Review: Sonic Colours

Sonic has had quite a rough past few years for most people. While games like Sonic Unleashed gave a big breath of fresh air for fans, bringing back what they grew up with, add-ons like the Werehog were very much frowned upon for most people. Sonic Colours seems to be a case of deja-vu, but for most fans, good deja-vu of the Sonic stages of Sonic Unleashed. But does it live up to the unexpected hype?

Article Submitted by Marcus Lywood (@MLGamer185).

Story:

Dr Eggman has finally created his massive amusement park in space, Sonic and Tails go to it and soon find out there is more to it than that. They meet a Wisp (which I’ll get onto later on) called Yacker, who speaks in his native language with Tails translates with his computer. The story isn’t a priority, like most Sonic games, but it is surprisingly good if you do wish to follow. It seems to follow the Sonic Unleashed story of being similar to a Saturday morning cartoon. In fact, there are many points in the cutscenes, such as Sonic breaking the fourth wall. As for the voice acting, both Roger Craig Smith and Kate Higgins both excel in their debut and really provide a professional job in voicing their characters.

Graphics:

It’s just a shame that this is exclusive to the Wii, because A) It looks outstanding and B) It’d look even more outstanding in high-definition. This game really does rival Super Mario Galaxy on the graphical front. In some ways, Sonic Colours blooms in bright colours at super fast speeds, with others being a surprising level of detail for the console. If you thought that the Wii’s graphics were pitiful on release, then I’d recommend you take a look at this game.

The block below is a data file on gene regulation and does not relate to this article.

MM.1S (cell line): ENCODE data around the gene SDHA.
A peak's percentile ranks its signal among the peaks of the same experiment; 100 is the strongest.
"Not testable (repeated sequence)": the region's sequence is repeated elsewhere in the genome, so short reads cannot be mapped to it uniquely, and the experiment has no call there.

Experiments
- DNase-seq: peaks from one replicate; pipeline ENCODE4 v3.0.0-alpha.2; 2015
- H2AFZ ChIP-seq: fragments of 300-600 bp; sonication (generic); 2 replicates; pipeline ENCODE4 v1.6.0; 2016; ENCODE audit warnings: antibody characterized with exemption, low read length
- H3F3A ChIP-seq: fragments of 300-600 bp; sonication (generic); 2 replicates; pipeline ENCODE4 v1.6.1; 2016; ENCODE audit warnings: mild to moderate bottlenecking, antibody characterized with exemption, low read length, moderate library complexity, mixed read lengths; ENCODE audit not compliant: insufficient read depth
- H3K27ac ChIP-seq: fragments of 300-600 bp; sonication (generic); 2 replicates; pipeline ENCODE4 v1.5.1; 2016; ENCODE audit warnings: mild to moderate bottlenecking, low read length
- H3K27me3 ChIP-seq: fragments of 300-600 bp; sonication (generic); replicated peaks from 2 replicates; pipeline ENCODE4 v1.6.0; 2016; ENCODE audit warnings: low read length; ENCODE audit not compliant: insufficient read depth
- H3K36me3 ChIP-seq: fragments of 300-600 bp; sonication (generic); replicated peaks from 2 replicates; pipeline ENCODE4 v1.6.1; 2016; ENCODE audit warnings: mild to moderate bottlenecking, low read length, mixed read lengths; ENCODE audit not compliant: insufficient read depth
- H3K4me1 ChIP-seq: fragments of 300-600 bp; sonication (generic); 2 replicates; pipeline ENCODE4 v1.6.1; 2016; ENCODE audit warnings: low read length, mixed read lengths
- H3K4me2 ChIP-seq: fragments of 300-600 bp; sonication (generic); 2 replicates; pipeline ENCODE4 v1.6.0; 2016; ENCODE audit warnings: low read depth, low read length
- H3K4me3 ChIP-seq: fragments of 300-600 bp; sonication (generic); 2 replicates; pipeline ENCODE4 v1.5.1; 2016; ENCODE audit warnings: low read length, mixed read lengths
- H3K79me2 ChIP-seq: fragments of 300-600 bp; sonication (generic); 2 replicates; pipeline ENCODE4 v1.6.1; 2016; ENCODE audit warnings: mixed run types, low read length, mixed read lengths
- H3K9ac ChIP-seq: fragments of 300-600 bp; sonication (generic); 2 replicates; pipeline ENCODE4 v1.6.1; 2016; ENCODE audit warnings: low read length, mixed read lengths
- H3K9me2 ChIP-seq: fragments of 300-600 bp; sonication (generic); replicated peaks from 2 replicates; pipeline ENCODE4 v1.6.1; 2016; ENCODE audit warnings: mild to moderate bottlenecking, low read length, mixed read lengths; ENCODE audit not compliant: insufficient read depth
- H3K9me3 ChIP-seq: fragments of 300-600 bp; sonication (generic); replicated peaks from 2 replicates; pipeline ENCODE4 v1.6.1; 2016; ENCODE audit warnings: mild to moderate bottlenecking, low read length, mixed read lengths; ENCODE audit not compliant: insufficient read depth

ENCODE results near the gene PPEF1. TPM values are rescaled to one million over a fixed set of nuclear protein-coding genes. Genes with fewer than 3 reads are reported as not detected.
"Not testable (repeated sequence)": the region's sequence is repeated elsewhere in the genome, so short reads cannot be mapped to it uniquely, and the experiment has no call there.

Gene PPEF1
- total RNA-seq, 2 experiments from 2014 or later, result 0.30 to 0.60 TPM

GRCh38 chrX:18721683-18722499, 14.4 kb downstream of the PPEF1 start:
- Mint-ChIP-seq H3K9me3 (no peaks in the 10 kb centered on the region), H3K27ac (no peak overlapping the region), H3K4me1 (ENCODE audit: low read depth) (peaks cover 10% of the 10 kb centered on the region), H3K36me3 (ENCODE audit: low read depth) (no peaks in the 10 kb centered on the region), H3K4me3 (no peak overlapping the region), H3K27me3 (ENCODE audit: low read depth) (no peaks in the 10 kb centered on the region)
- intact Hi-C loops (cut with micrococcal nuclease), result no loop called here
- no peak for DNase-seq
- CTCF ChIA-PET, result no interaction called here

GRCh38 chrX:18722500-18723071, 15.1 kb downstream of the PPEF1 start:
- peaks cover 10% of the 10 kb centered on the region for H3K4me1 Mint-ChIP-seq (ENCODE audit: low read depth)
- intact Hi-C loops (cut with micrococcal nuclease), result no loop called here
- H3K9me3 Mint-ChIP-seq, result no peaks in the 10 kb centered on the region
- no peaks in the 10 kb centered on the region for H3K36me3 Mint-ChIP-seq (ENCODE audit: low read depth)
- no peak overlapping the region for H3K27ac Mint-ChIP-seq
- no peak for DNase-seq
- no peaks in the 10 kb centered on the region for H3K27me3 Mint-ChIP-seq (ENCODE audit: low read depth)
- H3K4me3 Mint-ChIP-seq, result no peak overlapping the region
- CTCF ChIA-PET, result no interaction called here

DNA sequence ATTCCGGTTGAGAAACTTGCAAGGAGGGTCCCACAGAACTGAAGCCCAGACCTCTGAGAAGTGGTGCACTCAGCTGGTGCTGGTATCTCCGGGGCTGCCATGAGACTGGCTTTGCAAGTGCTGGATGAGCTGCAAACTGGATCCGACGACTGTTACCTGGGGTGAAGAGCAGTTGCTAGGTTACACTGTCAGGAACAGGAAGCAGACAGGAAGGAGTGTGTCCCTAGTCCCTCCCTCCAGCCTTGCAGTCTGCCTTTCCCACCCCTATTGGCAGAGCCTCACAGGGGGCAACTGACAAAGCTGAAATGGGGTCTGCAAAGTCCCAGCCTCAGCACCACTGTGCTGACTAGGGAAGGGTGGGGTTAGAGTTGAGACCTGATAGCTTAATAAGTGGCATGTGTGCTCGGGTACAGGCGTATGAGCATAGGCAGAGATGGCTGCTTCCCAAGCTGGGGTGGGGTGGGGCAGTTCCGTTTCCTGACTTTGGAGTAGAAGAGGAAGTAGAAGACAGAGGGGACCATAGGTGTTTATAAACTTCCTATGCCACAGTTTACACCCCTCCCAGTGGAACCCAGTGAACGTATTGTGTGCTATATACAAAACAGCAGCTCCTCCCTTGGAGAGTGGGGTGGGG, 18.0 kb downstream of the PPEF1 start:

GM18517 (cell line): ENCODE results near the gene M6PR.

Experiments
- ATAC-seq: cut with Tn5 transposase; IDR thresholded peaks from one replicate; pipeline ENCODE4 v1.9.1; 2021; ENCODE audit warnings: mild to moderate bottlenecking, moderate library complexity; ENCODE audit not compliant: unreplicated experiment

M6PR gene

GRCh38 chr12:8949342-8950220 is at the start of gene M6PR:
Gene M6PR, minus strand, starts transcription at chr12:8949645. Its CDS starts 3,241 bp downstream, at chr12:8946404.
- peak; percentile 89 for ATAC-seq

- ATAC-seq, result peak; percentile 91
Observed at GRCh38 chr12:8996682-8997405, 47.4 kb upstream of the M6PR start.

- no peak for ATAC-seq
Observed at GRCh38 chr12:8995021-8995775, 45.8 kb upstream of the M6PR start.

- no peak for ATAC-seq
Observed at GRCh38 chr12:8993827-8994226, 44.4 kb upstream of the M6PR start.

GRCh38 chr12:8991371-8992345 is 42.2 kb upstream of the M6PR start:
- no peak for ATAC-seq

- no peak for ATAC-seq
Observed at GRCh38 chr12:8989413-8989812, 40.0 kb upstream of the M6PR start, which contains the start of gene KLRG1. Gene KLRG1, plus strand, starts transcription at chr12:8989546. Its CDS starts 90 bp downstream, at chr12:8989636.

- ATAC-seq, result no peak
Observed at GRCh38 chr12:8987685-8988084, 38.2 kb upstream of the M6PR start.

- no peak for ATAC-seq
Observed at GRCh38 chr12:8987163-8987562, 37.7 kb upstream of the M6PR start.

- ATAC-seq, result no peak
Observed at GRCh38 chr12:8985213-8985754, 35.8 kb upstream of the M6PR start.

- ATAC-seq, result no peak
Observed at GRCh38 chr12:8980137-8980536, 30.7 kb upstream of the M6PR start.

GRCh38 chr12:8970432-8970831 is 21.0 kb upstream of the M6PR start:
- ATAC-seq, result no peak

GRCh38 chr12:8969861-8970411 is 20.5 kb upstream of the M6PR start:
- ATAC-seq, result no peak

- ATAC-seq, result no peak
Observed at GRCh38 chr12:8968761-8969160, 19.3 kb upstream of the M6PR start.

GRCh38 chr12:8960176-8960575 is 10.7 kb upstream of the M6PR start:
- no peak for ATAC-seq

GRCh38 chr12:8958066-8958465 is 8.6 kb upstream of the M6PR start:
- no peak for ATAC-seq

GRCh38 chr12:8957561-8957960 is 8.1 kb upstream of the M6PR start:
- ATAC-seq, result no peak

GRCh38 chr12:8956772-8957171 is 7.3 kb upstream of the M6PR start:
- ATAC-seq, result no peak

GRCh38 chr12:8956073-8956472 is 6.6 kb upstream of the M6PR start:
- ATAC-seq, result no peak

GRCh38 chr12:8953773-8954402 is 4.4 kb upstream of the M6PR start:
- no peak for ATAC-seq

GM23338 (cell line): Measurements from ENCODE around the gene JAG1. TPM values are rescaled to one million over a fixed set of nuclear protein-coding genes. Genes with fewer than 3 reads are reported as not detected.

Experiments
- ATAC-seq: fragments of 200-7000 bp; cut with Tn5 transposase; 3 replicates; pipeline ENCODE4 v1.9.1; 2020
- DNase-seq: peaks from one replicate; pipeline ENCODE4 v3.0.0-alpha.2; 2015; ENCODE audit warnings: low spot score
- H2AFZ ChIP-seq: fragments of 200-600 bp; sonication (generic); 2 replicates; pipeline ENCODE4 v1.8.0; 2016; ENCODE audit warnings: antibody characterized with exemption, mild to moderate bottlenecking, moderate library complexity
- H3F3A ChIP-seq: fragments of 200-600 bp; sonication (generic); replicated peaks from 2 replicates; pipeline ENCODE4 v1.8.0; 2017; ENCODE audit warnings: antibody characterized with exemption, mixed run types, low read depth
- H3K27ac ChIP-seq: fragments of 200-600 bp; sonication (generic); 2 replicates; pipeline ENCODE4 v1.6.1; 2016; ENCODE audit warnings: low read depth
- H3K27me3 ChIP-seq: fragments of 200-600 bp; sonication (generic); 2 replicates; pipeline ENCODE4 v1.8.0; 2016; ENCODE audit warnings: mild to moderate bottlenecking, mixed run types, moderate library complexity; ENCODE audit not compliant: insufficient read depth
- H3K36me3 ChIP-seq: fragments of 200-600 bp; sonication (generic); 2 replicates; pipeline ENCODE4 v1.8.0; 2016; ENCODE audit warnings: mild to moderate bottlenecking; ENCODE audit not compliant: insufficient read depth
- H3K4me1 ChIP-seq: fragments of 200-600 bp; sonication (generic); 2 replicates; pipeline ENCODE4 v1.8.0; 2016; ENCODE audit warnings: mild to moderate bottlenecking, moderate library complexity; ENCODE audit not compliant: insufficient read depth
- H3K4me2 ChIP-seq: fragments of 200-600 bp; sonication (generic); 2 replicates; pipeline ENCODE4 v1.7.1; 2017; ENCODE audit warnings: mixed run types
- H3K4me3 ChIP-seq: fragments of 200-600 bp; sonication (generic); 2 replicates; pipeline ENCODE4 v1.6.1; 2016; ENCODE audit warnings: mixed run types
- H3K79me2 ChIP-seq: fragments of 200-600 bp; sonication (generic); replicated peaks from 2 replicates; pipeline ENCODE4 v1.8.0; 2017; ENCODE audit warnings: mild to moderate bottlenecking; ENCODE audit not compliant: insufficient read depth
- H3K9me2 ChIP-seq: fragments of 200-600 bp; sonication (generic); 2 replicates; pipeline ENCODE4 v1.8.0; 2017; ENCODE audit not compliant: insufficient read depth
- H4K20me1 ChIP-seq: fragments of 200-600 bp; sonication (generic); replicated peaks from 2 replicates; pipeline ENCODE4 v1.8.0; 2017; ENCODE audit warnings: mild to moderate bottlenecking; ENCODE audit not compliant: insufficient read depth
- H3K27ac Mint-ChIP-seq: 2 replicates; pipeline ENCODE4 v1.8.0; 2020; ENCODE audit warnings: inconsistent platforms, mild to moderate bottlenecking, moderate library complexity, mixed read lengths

Gameplay:

Gameplay is very similar to that of Sonic Unleashed, minus the Werehog. You can use the Wii remote and Nunchuck, Gamecube controller and Classic controller. I mainly stuck with the Gamecube controller, but if you have to use the Wii remote and Nunchuck, you won’t be disappointed. The new feature in this game are the Wisps, which can do anything from make you zoom across the level as a laser, or chomp up pretty much anything in your path. In short, the game works a treat and, despite a few difficulty spikes, is definitely a breath of fresh air to those that feel Sonic games have taken a 180.

Length vs. Cost:

You have a surprising amount of stuff to do in Sonic Colours. Aside from getting the S-ranks and all the red rings hidden in each level, but you also get 21 Sonic Simulator levels, which are basically short Sonic stages, which when completed, let you play as Super Sonic in the normal stages. The levels do provide a varied degree of challenge, as in, if you’re good at Sonic games, you won’t have much trouble playing through them, but if you are new, you might end up failing a few times early on.

Overall:

Sonic Colours is a good jump-start for the franchise’s ‘revival’. It’s fast, it’s fun and has pretty much no tacky add-ons that fans don’t want. This is just Sonic and a beautiful and fast game environment that is sure to give a smile to those that are skeptical about Sonic games now.

Verdict: Buy it!

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